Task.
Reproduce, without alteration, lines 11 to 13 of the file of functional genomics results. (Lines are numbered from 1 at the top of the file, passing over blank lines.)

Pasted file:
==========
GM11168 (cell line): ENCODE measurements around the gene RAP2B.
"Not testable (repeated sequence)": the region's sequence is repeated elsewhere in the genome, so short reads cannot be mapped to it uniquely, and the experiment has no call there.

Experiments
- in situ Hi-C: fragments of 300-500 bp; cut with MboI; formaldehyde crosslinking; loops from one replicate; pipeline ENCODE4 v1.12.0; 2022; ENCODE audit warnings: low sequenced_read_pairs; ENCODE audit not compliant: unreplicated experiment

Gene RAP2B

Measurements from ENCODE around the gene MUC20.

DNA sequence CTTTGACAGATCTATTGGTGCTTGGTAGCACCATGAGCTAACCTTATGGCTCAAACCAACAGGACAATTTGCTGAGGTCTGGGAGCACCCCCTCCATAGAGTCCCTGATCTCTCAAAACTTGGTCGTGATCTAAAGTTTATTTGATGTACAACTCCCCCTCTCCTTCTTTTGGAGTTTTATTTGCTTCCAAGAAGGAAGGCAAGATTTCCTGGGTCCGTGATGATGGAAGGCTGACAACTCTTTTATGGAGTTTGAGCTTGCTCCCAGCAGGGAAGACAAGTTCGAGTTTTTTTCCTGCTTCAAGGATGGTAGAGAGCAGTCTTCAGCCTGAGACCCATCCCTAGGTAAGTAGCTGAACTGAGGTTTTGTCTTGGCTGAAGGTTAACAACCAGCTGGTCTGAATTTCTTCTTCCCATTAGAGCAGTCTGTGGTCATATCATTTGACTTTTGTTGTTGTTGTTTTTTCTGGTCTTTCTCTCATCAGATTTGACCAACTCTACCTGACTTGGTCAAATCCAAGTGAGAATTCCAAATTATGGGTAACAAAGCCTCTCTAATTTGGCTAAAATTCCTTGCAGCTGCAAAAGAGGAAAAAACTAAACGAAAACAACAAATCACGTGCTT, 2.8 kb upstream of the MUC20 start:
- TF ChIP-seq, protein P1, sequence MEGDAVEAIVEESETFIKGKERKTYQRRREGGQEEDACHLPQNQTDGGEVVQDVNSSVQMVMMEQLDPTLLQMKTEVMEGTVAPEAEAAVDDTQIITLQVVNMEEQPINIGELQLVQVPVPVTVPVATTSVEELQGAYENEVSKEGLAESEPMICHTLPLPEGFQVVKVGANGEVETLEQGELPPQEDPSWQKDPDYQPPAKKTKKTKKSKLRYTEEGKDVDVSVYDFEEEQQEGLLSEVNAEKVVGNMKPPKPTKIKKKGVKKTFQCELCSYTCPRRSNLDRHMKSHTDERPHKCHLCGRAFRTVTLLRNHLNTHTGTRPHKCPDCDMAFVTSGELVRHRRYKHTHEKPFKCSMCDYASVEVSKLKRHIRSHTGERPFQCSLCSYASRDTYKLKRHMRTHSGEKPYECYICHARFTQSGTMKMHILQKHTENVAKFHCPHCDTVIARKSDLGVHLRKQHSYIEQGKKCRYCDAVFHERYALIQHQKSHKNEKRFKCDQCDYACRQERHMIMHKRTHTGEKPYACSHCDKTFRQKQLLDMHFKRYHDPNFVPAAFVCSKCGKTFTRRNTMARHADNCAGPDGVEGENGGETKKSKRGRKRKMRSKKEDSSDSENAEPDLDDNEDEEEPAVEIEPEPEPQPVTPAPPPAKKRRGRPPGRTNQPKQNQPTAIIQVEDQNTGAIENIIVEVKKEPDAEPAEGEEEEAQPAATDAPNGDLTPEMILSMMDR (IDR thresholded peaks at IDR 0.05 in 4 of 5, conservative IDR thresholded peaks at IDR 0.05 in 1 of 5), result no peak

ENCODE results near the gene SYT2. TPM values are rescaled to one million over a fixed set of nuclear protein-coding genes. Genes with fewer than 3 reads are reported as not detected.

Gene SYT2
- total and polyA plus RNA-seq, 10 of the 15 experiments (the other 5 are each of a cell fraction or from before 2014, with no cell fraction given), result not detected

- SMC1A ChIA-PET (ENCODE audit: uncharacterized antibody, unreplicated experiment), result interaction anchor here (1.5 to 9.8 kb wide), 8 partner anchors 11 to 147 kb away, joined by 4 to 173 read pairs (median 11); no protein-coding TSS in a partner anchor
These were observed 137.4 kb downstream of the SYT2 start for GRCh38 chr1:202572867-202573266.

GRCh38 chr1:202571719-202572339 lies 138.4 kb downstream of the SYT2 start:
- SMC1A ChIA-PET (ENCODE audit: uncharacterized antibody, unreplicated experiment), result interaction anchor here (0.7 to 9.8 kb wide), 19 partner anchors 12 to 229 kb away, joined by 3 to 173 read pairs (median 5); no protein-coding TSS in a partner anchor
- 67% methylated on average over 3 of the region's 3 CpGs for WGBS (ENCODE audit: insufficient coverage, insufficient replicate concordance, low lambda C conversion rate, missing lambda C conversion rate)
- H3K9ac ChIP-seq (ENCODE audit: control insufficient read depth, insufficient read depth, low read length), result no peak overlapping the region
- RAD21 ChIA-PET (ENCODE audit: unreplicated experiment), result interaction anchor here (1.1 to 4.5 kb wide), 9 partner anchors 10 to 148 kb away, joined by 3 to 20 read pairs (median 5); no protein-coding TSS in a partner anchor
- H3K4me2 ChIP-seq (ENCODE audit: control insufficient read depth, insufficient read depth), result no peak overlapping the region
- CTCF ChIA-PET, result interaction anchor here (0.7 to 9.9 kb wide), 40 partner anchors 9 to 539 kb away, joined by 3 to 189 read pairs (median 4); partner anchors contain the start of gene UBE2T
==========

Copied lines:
- total and polyA plus RNA-seq, 10 of the 15 experiments (the other 5 are each of a cell fraction or from before 2014, with no cell fraction given), result not detected

- SMC1A ChIA-PET (ENCODE audit: uncharacterized antibody, unreplicated experiment), result interaction anchor here (1.5 to 9.8 kb wide), 8 partner anchors 11 to 147 kb away, joined by 4 to 173 read pairs (median 11); no protein-coding TSS in a partner anchor
These were observed 137.4 kb downstream of the SYT2 start for GRCh38 chr1:202572867-202573266.